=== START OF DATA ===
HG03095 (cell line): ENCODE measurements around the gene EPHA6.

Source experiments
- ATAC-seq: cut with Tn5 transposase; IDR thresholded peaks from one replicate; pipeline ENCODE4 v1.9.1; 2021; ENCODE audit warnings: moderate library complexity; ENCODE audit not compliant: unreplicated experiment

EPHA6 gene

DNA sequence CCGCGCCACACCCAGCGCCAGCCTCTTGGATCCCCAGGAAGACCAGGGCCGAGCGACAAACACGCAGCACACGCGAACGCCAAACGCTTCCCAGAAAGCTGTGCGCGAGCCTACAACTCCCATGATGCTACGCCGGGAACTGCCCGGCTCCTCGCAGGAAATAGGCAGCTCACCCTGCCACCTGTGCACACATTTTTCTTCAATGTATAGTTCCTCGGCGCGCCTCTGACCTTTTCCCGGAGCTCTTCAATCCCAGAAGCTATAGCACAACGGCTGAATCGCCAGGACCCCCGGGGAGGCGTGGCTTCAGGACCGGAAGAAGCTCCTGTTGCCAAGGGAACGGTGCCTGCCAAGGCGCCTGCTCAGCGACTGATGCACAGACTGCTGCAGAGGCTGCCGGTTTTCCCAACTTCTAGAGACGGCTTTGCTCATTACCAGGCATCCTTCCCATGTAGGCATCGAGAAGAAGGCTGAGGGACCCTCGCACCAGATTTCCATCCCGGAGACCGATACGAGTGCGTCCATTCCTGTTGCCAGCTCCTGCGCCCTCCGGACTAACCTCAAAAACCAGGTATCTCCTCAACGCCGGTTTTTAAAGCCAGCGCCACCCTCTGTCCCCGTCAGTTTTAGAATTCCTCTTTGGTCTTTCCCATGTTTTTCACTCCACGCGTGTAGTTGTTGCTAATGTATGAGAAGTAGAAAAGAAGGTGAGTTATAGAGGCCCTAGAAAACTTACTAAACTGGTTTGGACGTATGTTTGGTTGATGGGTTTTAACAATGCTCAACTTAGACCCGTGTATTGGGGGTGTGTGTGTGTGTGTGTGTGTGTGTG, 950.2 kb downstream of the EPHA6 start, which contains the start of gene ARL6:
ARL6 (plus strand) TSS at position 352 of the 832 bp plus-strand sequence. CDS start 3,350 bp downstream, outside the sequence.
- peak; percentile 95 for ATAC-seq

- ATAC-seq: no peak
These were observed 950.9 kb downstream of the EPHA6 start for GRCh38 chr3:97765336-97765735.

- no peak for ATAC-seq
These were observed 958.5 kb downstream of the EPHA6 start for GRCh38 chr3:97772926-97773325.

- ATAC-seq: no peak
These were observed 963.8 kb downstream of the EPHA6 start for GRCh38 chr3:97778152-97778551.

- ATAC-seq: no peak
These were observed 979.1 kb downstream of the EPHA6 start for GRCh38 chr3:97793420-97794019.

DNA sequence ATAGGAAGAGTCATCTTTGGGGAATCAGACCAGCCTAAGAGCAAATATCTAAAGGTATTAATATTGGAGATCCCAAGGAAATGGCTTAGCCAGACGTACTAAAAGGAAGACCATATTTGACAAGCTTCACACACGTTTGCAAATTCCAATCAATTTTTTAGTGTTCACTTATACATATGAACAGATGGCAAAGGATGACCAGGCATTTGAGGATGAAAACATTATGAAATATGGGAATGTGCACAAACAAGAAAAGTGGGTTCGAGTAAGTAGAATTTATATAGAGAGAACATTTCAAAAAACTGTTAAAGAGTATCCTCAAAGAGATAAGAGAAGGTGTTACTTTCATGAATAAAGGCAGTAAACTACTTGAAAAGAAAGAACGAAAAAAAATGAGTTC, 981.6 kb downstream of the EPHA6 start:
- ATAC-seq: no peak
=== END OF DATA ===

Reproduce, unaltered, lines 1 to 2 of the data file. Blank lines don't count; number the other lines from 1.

HG03095 (cell line): ENCODE measurements around the gene EPHA6.

Source experiments